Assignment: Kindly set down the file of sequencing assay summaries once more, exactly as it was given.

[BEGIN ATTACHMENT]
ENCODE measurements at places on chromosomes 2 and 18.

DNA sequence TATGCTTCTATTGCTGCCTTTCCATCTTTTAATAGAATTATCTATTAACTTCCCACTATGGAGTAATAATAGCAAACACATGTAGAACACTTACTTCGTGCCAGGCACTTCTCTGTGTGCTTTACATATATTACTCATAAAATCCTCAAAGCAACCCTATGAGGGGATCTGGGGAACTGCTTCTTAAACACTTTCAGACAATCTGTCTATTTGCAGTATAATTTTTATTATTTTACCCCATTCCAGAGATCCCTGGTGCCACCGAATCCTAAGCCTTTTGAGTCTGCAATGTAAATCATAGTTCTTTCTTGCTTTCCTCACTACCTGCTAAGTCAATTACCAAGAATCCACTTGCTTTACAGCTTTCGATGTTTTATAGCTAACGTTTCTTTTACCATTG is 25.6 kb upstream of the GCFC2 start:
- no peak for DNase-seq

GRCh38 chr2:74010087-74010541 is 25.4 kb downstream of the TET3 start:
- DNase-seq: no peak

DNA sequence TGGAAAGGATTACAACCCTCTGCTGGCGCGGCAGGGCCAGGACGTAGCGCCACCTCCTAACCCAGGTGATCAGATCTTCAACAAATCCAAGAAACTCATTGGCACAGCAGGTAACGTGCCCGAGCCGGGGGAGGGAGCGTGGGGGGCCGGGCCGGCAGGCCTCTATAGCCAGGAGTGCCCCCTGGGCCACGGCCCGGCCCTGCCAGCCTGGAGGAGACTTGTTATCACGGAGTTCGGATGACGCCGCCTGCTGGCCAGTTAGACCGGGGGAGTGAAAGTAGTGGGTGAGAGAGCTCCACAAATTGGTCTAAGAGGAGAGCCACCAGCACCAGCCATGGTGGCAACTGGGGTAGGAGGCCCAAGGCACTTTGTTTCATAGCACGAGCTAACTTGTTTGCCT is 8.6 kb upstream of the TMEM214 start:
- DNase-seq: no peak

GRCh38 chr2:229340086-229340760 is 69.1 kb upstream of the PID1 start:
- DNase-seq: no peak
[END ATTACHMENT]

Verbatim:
ENCODE measurements at places on chromosomes 2 and 18.

DNA sequence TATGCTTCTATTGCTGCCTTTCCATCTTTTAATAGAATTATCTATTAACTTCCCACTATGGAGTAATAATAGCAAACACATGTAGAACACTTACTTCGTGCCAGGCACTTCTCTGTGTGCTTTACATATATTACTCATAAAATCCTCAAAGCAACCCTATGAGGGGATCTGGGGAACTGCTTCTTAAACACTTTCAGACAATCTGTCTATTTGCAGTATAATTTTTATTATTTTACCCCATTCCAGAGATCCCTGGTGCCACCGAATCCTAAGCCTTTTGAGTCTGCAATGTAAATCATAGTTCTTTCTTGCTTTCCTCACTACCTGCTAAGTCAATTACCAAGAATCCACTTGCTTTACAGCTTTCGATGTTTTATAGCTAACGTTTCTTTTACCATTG is 25.6 kb upstream of the GCFC2 start:
- no peak for DNase-seq

GRCh38 chr2:74010087-74010541 is 25.4 kb downstream of the TET3 start:
- DNase-seq: no peak

DNA sequence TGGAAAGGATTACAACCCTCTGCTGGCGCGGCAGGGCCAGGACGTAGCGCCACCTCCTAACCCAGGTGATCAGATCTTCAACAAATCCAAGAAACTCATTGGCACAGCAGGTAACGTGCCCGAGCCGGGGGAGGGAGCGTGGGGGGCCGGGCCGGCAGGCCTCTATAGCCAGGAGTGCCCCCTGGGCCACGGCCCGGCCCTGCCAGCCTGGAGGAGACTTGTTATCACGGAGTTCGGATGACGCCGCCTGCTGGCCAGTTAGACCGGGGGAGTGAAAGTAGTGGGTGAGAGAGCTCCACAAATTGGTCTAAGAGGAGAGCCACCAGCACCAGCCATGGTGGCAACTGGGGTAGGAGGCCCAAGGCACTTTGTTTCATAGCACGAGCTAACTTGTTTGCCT is 8.6 kb upstream of the TMEM214 start:
- DNase-seq: no peak

GRCh38 chr2:229340086-229340760 is 69.1 kb upstream of the PID1 start:
- DNase-seq: no peak